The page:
Using a picture book to evaluate character behaviours is a helpful way to teach social skills and consideration of others. The emotion works cogs provide a useful scaffold.
Using a picture book to evaluate character behaviours is a helpful way to teach social skills and consideration of others. The emotion works cogs provide a useful scaffold for describing the behaviours, exploring motivations and discussing consequences.
In the first half of the story ‘Pom Pom the Champion’, Pom Pom likes winning anything and everything and is an excellent example of a bad winner. In the second half of the book, Pom Pom doesn’t win any more and becomes a bad loser. The ending has a version of the traditional message: it’s not about the winning, it’s the taking part (and being with friends) that counts.
Using the book to develop Emotion Works vocabulary:
There are lots of word learning opportunities linked to each cog within the text or in the illustrations (for example – behaviours: shouting “I’m the winner”, running off / regulation strategies: being told to “shhhhh”, friends ask him to play a different game). A selection of ready made symbols may also be supplied, or having the symbol book to hand can allow the child to ‘read’ and name the symbols, and increase their use of new and consolidating vocabulary.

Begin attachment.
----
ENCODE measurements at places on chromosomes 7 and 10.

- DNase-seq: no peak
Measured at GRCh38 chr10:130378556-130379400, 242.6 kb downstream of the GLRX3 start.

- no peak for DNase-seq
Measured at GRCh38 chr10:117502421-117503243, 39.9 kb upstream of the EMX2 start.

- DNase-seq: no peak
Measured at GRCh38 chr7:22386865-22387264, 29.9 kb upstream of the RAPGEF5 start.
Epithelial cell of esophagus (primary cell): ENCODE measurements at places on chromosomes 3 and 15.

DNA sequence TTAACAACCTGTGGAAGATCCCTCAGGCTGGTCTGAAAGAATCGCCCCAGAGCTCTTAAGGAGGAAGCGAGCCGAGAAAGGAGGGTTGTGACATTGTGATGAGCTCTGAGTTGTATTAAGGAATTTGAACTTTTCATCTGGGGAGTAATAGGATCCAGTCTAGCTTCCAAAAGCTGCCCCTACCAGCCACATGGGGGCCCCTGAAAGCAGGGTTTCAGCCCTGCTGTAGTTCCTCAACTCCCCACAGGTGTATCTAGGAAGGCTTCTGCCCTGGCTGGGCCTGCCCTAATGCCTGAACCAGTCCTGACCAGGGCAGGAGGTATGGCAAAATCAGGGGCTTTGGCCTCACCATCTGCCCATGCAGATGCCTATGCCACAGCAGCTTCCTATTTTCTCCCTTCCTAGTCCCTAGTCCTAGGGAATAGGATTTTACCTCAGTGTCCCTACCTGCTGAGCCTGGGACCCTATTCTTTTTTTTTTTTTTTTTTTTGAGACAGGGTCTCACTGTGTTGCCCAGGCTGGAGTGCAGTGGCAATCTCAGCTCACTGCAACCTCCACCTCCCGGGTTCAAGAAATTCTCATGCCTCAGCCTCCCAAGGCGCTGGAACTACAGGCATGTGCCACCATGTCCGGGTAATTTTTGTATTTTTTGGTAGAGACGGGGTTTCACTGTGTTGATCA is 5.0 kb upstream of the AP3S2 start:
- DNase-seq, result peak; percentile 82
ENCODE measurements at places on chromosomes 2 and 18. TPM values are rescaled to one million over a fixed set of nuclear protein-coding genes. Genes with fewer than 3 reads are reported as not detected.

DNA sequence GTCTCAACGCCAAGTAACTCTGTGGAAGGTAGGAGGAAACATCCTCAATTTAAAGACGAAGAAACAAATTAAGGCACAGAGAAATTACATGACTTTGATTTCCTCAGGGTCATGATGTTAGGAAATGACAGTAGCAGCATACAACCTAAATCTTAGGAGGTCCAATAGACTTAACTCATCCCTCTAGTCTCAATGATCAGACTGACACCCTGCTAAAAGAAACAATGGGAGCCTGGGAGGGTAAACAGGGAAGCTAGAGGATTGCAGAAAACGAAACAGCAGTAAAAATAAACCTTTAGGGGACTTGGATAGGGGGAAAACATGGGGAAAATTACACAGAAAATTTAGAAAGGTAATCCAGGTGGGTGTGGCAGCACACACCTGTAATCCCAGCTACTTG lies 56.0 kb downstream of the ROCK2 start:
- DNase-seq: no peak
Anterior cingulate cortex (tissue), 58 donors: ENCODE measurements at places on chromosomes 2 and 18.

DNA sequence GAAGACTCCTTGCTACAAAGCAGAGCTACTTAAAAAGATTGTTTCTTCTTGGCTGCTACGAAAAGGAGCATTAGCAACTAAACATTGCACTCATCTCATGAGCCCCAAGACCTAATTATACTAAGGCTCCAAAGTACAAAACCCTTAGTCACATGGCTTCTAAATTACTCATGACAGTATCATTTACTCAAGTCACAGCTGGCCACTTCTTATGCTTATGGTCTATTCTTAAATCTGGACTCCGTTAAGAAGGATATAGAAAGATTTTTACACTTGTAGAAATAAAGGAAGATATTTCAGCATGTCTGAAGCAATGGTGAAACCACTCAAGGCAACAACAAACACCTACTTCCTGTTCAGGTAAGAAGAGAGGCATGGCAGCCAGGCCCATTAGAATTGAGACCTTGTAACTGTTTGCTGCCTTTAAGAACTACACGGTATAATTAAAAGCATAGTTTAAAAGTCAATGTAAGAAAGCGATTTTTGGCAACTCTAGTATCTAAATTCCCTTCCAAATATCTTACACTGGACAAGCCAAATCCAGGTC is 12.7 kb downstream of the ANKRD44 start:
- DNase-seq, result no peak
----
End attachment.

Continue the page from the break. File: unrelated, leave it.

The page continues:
The dry wipe component cards may simply be used to structure the conversation, and to help the adult remember to explore vocabulary and understanding across the different cog concepts. In this case, the adult scribes or draws on the cards, or symbols are selected and placed by the child.
Using the story line to develop Emotion Works understanding and to make links between the cogs:
Some younger children may be starting to develop an understanding of what the cog cards and symbols represent, and may be able to take a more active part in drawing, writing and linking up the cogs to retell the story.
The main image represents a learning conversation involving words and cog links relating to Pom Pom winning lots of things.
The image below represents a learning conversation involving words and cog links after Pom Pom loses.